The local Midlands dish of faggots also had a decent offaly flavour but I’m glad the chips were served separately otherwise they too would have drowned in the lake of industrial strength gravy (made worse by the fact that it had already started to form a skin.

As often with these motorway stop-offs, I find that despite the negatives this was much better food that we’d have got at Corley Services. And much better value too as there was a BOGOF in operation till the end of the month which meant that the two plates, and a drink each, cost just twelve quid.
John Hartley

#88 Northern Food

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Posted 13 February 2011 - 02:06 AM

I was having a glance through this thread to see whether it's the right place to post about a lunch I'll be going for later today (it probably is, post to follow tonight) but was interested by the debate about beer/food above, so here's my input.

There has been a huge explosion in the number of small, independent breweries making interesting beer in recent years. The cask ale movement (the OP on the subject (anm) may have heard of CAMRA, the campaign for real ale) has been going for decades now, but more recent developments have probably been influenced by the American craft beer movement, with high quality keg beers being developed as well as cask ales.

The consequence of this is that there are many, many pubs serving high quality beer, but these aren't necessary the same pubs as those serving high quality food (although there are some doing both). Here are a just a few of those pubs in three major cities, listed off the top of my head:

London
The Rake
The Market Porter
The Euston Tap
Jerusalem Tavern
The Royal Oak
The Greenwich Union

Manchester
The Marble Arch
Crown and Kettle
Bar Fringe
Knott Bar
The Angel
The Castle Hotel
Peveril of the Peak
The Britons Protection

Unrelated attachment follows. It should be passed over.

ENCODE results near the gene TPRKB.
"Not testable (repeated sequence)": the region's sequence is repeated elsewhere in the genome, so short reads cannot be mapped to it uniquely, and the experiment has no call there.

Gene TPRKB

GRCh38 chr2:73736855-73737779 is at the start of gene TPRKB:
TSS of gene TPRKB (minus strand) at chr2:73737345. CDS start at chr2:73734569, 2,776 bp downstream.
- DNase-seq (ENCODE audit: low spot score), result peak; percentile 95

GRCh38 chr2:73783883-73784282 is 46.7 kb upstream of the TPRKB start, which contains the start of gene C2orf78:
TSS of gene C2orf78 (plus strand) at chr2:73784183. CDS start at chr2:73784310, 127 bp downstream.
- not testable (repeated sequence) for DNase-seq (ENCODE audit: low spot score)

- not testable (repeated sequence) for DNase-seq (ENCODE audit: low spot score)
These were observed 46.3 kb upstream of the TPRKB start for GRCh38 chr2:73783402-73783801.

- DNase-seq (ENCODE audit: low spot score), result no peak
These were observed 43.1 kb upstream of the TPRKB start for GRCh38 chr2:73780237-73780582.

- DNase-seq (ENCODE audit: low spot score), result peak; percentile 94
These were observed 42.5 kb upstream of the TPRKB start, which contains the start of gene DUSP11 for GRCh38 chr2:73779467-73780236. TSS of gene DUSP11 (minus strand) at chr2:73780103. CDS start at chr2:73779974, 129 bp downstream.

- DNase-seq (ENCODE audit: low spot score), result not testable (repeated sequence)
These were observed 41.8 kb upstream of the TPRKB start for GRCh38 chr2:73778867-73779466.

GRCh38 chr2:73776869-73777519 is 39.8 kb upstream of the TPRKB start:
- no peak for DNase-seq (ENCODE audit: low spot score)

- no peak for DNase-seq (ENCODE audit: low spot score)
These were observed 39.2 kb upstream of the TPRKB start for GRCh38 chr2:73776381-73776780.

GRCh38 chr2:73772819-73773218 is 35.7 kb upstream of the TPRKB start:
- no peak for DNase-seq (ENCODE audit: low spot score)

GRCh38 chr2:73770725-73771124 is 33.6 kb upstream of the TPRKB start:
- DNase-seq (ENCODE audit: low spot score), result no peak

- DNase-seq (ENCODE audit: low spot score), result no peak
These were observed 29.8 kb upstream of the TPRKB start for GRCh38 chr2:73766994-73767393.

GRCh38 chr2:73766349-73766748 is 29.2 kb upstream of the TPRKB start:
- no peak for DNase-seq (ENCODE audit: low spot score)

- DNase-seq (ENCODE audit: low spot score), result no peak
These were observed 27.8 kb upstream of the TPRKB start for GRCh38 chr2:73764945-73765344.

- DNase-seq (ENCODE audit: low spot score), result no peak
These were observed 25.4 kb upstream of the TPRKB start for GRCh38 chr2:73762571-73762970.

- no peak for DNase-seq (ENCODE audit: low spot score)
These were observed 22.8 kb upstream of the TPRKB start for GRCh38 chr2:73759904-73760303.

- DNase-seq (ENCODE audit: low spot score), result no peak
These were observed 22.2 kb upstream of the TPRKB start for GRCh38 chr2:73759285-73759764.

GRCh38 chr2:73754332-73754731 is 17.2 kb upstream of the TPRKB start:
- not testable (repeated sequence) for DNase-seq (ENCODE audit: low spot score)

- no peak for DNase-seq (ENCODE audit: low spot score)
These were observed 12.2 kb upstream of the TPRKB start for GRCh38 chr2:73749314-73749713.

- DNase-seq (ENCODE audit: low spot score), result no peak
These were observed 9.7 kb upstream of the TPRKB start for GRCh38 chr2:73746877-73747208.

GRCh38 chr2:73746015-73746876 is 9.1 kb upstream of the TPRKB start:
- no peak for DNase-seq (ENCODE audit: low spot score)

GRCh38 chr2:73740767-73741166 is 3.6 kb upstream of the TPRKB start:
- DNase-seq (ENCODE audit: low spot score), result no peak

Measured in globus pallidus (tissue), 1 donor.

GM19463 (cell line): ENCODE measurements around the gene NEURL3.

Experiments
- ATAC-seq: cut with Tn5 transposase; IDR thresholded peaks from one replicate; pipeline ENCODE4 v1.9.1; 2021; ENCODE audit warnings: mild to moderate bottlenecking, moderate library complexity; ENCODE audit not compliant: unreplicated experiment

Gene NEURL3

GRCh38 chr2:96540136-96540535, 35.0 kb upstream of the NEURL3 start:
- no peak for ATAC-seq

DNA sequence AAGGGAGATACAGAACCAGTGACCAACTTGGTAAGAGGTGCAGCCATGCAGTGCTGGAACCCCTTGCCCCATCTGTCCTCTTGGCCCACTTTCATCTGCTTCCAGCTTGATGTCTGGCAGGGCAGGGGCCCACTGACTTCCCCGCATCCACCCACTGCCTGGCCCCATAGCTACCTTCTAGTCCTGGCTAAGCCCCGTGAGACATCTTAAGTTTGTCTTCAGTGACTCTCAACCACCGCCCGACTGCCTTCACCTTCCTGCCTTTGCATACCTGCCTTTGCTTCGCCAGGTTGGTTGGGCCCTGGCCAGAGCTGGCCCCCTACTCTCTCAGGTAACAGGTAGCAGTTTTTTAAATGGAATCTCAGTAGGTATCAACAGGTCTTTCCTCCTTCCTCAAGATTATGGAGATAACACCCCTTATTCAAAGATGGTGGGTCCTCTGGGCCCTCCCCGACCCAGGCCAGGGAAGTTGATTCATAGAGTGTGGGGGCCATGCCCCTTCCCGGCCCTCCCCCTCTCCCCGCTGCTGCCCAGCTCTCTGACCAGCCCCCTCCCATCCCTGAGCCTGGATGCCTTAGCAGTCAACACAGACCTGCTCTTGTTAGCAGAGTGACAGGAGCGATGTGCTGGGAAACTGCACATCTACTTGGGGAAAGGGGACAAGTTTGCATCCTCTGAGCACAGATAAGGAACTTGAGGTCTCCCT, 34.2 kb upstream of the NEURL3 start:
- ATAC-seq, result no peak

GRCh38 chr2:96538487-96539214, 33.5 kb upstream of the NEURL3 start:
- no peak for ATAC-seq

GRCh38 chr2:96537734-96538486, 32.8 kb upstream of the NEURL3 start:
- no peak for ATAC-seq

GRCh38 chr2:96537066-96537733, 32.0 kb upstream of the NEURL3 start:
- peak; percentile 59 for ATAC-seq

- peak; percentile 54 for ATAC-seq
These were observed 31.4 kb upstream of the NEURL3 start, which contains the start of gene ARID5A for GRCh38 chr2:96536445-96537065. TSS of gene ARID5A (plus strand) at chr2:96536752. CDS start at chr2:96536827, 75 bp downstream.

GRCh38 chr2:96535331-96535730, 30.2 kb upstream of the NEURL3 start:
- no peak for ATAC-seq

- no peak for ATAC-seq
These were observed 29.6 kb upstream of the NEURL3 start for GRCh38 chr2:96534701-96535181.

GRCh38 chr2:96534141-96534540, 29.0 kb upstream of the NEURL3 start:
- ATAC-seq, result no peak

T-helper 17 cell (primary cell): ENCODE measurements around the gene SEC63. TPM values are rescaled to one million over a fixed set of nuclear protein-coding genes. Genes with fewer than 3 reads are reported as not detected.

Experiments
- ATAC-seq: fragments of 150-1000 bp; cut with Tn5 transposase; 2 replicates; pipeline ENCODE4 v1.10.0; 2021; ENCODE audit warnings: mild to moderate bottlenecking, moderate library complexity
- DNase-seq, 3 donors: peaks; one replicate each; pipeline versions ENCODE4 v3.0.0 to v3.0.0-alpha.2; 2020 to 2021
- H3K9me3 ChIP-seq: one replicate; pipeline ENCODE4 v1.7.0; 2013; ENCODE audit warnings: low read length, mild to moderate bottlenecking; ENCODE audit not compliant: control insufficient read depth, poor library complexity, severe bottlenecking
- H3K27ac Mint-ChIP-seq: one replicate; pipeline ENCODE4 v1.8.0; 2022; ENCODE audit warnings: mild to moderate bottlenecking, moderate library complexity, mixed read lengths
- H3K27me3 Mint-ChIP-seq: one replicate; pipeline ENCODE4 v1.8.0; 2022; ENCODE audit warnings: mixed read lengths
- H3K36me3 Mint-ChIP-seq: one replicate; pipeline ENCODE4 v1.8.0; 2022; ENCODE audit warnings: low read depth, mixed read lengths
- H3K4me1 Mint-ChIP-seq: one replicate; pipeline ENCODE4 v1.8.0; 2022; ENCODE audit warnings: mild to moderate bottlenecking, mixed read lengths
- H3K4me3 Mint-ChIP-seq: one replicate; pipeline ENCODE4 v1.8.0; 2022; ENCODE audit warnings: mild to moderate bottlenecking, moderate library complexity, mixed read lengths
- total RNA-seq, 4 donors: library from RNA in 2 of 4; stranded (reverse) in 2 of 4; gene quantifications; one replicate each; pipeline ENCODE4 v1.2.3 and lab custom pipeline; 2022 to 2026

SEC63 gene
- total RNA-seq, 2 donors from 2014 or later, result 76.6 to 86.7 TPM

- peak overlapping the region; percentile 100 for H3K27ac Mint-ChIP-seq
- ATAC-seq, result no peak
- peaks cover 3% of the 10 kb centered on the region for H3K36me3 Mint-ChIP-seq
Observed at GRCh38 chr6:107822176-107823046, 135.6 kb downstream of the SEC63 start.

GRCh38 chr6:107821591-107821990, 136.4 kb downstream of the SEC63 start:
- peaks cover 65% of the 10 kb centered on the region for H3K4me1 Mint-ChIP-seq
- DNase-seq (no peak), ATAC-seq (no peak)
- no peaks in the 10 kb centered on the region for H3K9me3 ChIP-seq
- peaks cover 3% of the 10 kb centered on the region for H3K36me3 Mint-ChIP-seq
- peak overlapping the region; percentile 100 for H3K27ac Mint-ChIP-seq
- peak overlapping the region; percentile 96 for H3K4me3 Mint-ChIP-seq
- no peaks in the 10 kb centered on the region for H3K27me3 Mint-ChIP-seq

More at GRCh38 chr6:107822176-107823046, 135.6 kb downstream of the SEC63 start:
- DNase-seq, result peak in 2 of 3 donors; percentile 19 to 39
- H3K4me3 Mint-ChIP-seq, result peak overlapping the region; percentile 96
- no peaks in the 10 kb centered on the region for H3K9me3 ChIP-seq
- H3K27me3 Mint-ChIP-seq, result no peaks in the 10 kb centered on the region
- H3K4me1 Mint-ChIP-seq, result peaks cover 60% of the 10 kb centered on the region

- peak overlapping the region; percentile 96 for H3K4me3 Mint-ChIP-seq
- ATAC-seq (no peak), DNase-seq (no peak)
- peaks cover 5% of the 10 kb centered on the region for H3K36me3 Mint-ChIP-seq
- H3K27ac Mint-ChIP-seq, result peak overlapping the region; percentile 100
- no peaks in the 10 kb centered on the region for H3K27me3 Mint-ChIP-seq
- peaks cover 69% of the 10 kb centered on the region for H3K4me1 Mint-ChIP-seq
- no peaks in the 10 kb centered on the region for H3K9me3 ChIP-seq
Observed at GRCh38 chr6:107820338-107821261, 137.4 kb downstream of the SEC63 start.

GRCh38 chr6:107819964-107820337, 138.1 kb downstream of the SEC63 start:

Port Street Beer House

Leeds
North Bar
The Reliance
The Adelphi
The Palace
Mr Foleys Cask Ale House
Veritas

Every one of the above will serve you excellent beer, and there are many more throughout the country.
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#89 codheadred

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Posted 14 February 2011 - 08:01 AM

Cross Scythes Sheffield

Went here at the weekend

http://cross-scythes.com/menu.php

5 of us plus kids, hot sandwiches and chips were the order of the day, standard sounding stuff but done really well steak and onion, roast beef and horseradish, homemade chips were fab, desserts were better than the usual pub fayre cheesecake especially - will go again!

Couple of pints Timothy Taylors landlord made a good start to a day out.

Edited by codheadred, 14 February 2011 - 08:47 AM.


#90 Northern Food

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Posted 14 February 2011 - 08:36 AM

Crab and Lobster, Asenby, North Yorkshire

Sunday afternoon here yesterday. It's a pub restaurant specialising in seafood, been around for years as far as I'm aware. Just about still classifies as a pub, it does have a bar area although the focus is very much on the dining. Off the wall atmosphere with crazy decor and live music (see the blog for full details), it doesn't take itself too seriously.

Food is expensive (around £30 for 3 courses without any booze) but the £18 3 course lunches available Mon-Sat would be great value. Generally high standard, excellent mussels, fish soup and desserts. Fish and chips was a bit of a duff note, the fish was fine but the batter was too thick. Roasts were also good, but judging by the soup and mussels I think the fish/seafood dishes (not battered) are probably the way to go.

Overall a good option, particularly for a passing lunch as it's just off the main North/South routes (A1 and A19).